MSDN-Seite nicht mehr erreichbar

Es gibt 5 Antworten in diesem Thema. Der letzte Beitrag () ist von Radinator.

    MSDN-Seite nicht mehr erreichbar

    Wollte mich nur mal erkundigen, ob bei wem von Euch die MSDN Seite auch ned geht. Wenn ich hinsurfe, dann kommt immer so ne komische "Server nicht erreichbar"-Meldung (Fehlercode: sec_error_ocsp_old_response - bei Firefox)

    Hat da wer heute auch die Erfahrung gemacht?

    Lg Radinator
    In general (across programming languages), a pointer is a number that represents a physical location in memory. A nullpointer is (almost always) one that points to 0, and is widely recognized as "not pointing to anything". Since systems have different amounts of supported memory, it doesn't always take the same number of bytes to hold that number, so we call a "native size integer" one that can hold a pointer on any particular system. - Sam Harwell

    EaranMaleasi schrieb:

    Nicht normal ist, dass ich z.B msdn.microsoft.com/en-us/libra…ing.format(v=vs.110).aspx problemlos öffnen kann^^


    ?????? Also ich kann auch deinen Link nich aufmachen :(
    Bilder
    • msdn.jpg

      104,55 kB, 1.280×1.024, 116 mal angesehen
    In general (across programming languages), a pointer is a number that represents a physical location in memory. A nullpointer is (almost always) one that points to 0, and is widely recognized as "not pointing to anything". Since systems have different amounts of supported memory, it doesn't always take the same number of bytes to hold that number, so we call a "native size integer" one that can hold a pointer on any particular system. - Sam Harwell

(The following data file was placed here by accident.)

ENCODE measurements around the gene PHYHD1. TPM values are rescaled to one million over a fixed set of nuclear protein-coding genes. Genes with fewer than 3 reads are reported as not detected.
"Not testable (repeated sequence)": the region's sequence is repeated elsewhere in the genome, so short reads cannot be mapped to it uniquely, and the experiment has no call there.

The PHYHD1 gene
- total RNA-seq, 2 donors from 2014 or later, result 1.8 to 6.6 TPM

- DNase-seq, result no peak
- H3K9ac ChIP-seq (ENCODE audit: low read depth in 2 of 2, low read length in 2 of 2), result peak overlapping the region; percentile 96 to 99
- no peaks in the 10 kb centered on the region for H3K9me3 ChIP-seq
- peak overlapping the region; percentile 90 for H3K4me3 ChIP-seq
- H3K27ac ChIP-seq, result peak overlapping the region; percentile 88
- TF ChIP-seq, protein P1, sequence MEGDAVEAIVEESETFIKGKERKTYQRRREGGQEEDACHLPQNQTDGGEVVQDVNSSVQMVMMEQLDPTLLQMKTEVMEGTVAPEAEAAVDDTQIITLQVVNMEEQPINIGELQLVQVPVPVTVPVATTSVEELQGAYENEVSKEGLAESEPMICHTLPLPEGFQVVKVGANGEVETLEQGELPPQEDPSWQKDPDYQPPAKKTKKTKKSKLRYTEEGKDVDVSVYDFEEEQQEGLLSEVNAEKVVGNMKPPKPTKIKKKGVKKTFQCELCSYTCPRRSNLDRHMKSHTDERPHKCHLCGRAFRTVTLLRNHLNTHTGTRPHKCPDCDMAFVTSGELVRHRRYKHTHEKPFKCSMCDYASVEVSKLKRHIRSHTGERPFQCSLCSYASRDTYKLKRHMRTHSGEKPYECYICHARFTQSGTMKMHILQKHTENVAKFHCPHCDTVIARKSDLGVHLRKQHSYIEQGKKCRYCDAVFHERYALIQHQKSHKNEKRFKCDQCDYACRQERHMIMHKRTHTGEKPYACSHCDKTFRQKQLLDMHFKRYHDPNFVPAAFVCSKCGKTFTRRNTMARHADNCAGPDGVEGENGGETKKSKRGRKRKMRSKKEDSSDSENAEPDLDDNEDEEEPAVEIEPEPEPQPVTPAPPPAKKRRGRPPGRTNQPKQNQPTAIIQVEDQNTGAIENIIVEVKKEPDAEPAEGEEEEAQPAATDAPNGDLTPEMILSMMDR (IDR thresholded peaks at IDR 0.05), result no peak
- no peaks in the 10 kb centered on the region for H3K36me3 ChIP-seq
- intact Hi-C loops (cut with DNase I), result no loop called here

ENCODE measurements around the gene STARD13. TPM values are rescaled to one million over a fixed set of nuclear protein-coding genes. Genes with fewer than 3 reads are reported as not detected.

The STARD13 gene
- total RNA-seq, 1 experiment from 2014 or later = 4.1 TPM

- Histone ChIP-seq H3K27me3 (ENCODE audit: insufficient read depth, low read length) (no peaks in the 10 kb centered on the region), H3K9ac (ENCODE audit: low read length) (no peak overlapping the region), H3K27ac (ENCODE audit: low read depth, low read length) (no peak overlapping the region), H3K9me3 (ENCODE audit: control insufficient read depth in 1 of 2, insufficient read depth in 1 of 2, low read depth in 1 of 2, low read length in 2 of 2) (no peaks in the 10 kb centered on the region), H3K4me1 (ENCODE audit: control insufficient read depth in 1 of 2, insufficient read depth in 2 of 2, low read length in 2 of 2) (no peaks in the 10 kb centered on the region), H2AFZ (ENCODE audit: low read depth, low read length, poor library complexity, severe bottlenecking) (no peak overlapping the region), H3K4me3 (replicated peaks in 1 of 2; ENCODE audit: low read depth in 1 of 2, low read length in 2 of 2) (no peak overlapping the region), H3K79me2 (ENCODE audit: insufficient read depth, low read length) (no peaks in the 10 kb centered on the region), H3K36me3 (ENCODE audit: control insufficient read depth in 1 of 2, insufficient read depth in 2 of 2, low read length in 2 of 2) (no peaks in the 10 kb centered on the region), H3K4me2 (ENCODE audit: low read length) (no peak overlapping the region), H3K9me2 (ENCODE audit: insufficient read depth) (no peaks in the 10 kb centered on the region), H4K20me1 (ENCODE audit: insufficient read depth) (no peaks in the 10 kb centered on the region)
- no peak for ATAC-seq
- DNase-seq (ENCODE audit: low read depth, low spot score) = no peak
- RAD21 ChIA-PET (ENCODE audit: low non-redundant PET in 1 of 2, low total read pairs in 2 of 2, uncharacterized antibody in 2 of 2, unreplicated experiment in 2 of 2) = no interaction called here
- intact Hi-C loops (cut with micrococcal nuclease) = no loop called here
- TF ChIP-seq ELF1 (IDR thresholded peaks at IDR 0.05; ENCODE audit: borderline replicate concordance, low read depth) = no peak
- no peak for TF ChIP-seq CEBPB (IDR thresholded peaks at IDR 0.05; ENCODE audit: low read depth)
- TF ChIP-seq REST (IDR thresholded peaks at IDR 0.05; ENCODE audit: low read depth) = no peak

Win7 Pro 64Bit - Firefox 35.01

    EDIT: MIt IE gehts seltsamerweise...

    EDITEDIT: Wenn ich in FF unter Einstellungen -> Erweitert -> Zertifikate -> Aktuelle Gültigkeit vin Zertifikaten durch Abfrage bei OCSP-Server bestätigen lassen abhake, also "unchecke", dann gehts.
    In general (across programming languages), a pointer is a number that represents a physical location in memory. A nullpointer is (almost always) one that points to 0, and is widely recognized as "not pointing to anything". Since systems have different amounts of supported memory, it doesn't always take the same number of bytes to hold that number, so we call a "native size integer" one that can hold a pointer on any particular system. - Sam Harwell